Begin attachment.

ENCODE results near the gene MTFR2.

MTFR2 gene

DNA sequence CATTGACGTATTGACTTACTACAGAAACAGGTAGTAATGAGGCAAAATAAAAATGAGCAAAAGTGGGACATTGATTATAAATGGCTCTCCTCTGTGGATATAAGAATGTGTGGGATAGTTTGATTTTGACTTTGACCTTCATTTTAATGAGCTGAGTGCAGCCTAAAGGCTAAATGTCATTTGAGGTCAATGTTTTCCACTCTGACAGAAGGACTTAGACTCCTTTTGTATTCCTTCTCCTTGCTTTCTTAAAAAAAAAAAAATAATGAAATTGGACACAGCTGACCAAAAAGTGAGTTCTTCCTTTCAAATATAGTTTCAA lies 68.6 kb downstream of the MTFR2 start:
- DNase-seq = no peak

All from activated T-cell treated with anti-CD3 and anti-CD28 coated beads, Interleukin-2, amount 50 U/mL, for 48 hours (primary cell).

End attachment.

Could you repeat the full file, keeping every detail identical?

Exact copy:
ENCODE results near the gene MTFR2.

MTFR2 gene

DNA sequence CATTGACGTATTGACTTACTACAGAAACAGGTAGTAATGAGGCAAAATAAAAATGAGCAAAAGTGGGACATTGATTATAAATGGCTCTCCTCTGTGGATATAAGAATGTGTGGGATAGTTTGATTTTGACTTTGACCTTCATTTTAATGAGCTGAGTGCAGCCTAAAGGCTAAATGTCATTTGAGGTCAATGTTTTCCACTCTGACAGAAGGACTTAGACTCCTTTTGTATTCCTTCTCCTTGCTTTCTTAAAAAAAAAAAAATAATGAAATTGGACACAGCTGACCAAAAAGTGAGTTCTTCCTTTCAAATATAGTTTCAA lies 68.6 kb downstream of the MTFR2 start:
- DNase-seq = no peak

All from activated T-cell treated with anti-CD3 and anti-CD28 coated beads, Interleukin-2, amount 50 U/mL, for 48 hours (primary cell).